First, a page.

Home technology: Welcome to the era of matching interior decor with home appliances :: Kenya

Modern living room interior with comfortable yellow sofa and blue armchair, coffee table with decoration, parquet wooden floor. [Photo: Standard]

Attempts to conform to buyers’ choices influencing manufacturers’ decisions.

The interior design of a home is a blank canvas on which you can pour your personality. Today, manufacturers are working hard to fit their products into your frame of choice.

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Decorating your bathroom

Changing tastes and preferences, driven by social and economic ability and global trends are ushering in a new way of doing things. How many would have imagined that at one time, the TV would be more than just an appliance switched on for a time and a blank hole in your wall, or cabinet, the rest of the time?

In March, Samsung Electronics launched its 2018 QLED TVs. The TVs were launched in Kenya on Tuesday.

The lineup features new innovations that re-imagine how TV integrates into the living room, how consumers enjoy their content, and how they interact with their devices.

“From the television set to one’s chair, all can match to keep your home at par with what you intended your house to be,” Samuel Odhiambo, consumer electronics manager, Samsung Electronics East Africa, says.

“Most TVs are turned off most of the time, so why not use this to show a beautifully decorative picture or useful information instead of just being a black hole? “Our new feature, ambient mode, lets you utilize the screen even when you are not watching anything on TV. You can use it to enhance your home or check the weather, news and time,” he says.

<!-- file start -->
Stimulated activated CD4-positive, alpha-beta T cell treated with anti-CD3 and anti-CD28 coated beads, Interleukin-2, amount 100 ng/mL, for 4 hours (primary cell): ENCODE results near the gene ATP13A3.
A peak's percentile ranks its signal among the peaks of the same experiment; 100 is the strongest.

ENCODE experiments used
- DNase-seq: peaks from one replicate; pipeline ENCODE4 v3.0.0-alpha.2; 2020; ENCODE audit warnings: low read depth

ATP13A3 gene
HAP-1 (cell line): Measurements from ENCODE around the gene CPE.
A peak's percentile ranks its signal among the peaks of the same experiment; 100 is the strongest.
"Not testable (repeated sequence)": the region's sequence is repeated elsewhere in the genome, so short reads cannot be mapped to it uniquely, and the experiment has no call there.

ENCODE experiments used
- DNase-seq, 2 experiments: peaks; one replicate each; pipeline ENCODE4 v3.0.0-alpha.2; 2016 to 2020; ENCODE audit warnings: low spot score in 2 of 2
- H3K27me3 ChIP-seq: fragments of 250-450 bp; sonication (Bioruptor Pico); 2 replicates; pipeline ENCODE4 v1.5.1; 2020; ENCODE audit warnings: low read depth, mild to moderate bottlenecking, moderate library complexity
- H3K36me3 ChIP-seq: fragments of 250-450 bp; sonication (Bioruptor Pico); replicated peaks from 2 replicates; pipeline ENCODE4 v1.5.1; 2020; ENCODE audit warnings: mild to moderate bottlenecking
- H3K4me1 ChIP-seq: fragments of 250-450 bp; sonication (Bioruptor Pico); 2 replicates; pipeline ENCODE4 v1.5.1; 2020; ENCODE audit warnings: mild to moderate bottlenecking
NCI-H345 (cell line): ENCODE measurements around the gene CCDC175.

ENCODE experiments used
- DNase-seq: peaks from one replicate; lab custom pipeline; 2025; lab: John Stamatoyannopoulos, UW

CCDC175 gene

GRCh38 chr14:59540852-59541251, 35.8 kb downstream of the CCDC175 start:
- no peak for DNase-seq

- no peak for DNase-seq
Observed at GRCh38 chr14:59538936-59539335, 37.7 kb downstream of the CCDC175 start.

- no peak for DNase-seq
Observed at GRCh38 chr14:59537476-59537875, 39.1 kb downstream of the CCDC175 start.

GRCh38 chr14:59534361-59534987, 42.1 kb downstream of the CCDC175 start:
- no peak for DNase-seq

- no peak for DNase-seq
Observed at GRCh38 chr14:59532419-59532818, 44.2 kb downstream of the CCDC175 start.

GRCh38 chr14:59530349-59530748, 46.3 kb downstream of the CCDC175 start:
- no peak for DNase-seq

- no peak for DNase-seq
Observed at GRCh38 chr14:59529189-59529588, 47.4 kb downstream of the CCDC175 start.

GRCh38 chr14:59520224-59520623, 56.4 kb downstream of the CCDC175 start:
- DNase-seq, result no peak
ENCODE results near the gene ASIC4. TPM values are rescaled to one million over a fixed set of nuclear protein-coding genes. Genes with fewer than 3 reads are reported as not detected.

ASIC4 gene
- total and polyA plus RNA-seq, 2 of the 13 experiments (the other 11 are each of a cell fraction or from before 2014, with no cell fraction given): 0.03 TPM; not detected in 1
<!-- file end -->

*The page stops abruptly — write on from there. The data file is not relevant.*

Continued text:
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Last month, an article in Home & Away wrote that consumers want things that complement their living spaces. “A recent home appliances/electronics consumer insight said that the desire to own property in Kenya goes hand-in-hand with grandiose decor that declares the affluence of the homeowner. It said the growth of electronic consumer goods on the continent in general was a reflection of the social-economic revolution taking place,” the article reported.

But the shift is not just being driven by electronics. Hitesh Mediratta, the managing director of PG Bison Kenya, says that to align themselves with the new-look of modern homes interior look, their new wood-based panel and fittings offering has been transformed into a unique feature to bring the latest trends in homes.

Red modern kitchen. [Photo: Standard]

He says building a custom home is all about expressing one’s lifestyle through design. “One phase of the process that especially allows our clients to discover their distinct tastes is when they begin choosing their home’s decor. This last layer of furniture, textiles, pillows, lamps, accent pieces and artwork is where a house starts to feel lived in,” Mediratta says.

However, all this comes with an extra cost. Eugene Kamau of Ellys Interior Architecture Limited based in Ngong Town says that making the interior of a house look uniform is not cheap. He says it can cost up to Sh12,000 per square metre of floor space to make the interior architecture of a house look perfect.

“High-quality interior design of homes can cost a fortune. Most people who love style and appreciate quality will, however, not have a problem with the price of the services,” Kamau says.

But why is it this expensive? Kamau says matching up the interior architecture of a house involves a lot of work such as incorporating a 3D visualization of rooms, drawing rooms, partitioning, laying out lighting equipment and fit out works.

If this cost is added to the cost of matching appliances like the Samsung QLED TVs, which cost between Sh200,000 and Sh300,000, the work can cost close to Sh1 million.

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